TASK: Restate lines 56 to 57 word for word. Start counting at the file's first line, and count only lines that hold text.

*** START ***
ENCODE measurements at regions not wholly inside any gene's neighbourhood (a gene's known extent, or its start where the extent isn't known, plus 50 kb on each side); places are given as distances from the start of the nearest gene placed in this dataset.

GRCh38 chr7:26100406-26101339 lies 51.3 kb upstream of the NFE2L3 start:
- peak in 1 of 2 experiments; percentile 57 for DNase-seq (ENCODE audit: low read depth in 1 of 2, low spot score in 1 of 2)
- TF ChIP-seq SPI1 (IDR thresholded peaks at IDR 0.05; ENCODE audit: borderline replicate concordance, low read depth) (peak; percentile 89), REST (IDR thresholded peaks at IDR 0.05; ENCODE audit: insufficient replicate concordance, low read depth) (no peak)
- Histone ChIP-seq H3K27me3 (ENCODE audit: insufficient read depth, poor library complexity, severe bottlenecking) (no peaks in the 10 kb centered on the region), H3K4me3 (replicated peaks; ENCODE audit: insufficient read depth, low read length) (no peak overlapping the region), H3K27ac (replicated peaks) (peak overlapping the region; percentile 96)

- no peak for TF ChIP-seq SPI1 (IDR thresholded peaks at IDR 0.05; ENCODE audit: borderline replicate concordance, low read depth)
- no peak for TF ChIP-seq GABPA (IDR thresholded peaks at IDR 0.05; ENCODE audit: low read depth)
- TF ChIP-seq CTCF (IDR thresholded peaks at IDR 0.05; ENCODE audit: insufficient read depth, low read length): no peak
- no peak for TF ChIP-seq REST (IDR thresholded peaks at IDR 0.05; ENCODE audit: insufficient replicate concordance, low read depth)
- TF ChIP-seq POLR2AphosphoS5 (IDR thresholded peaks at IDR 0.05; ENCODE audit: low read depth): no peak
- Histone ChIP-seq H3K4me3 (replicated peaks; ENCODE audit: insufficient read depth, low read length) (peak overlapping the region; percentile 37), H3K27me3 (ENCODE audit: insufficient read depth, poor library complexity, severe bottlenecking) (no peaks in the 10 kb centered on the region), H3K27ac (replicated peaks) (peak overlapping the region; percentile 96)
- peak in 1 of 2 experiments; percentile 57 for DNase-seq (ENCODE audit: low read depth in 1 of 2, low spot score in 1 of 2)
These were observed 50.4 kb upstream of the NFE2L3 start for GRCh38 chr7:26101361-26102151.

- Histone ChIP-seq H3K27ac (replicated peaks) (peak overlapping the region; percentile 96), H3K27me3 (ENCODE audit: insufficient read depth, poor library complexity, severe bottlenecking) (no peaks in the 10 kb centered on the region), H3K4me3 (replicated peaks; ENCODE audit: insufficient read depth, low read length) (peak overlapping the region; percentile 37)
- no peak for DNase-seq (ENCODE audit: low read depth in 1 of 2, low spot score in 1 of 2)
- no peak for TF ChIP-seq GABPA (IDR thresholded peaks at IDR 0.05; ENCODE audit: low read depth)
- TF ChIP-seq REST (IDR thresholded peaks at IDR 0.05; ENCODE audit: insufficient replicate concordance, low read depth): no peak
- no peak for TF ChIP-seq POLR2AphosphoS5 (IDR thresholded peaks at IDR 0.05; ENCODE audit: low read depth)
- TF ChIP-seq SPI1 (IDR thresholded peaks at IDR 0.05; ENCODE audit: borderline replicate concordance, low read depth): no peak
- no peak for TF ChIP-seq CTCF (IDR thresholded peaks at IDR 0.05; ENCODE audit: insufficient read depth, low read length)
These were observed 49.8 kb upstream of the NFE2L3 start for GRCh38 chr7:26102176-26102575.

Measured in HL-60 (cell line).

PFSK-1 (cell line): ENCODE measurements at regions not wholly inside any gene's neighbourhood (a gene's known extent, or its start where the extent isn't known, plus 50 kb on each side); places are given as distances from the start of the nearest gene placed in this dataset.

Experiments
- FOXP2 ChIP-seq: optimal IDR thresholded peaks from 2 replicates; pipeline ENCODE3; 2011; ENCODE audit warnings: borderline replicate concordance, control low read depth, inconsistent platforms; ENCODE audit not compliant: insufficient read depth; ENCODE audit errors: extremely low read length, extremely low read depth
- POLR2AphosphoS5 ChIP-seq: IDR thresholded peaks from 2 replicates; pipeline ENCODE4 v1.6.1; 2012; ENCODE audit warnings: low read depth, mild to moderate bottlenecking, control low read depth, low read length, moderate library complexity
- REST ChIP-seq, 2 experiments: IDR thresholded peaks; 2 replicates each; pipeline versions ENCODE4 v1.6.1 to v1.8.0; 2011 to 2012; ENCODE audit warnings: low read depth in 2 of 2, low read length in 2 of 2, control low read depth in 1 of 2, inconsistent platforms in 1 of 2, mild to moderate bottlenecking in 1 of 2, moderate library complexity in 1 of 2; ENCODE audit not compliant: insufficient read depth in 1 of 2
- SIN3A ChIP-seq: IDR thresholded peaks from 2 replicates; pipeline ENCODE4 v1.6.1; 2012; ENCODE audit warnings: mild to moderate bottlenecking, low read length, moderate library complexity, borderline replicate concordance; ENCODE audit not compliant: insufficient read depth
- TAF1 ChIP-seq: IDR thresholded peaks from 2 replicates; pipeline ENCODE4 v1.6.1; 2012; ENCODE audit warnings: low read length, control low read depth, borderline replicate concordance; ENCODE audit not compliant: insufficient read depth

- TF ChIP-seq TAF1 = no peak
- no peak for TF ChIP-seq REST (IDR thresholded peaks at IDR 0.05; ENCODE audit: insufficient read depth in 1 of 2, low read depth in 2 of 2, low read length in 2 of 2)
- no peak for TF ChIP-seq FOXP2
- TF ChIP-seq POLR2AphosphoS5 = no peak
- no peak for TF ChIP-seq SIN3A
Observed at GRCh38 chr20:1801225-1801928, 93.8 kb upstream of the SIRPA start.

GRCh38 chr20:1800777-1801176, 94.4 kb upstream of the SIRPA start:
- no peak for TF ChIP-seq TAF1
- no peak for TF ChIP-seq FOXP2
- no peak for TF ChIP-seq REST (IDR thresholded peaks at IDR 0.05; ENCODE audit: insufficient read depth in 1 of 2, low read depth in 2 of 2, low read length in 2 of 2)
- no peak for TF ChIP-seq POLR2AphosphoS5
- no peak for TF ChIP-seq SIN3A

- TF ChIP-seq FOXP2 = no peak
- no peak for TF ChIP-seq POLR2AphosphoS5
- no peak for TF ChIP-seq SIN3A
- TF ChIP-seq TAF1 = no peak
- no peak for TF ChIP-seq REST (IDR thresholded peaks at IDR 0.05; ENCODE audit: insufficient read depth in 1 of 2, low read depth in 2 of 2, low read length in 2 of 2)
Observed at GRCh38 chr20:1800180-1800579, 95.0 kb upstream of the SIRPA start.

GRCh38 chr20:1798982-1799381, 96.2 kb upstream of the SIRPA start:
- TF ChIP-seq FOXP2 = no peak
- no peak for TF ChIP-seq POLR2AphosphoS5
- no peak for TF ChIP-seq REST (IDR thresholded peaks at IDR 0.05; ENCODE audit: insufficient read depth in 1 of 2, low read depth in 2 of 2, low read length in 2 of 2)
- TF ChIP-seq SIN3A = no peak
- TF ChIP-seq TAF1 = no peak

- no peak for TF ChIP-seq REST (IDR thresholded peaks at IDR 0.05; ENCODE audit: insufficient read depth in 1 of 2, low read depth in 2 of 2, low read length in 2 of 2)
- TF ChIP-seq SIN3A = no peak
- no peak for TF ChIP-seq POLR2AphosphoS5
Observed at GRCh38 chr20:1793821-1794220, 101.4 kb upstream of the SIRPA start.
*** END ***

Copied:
- no peak for TF ChIP-seq POLR2AphosphoS5
Observed at GRCh38 chr20:1793821-1794220, 101.4 kb upstream of the SIRPA start.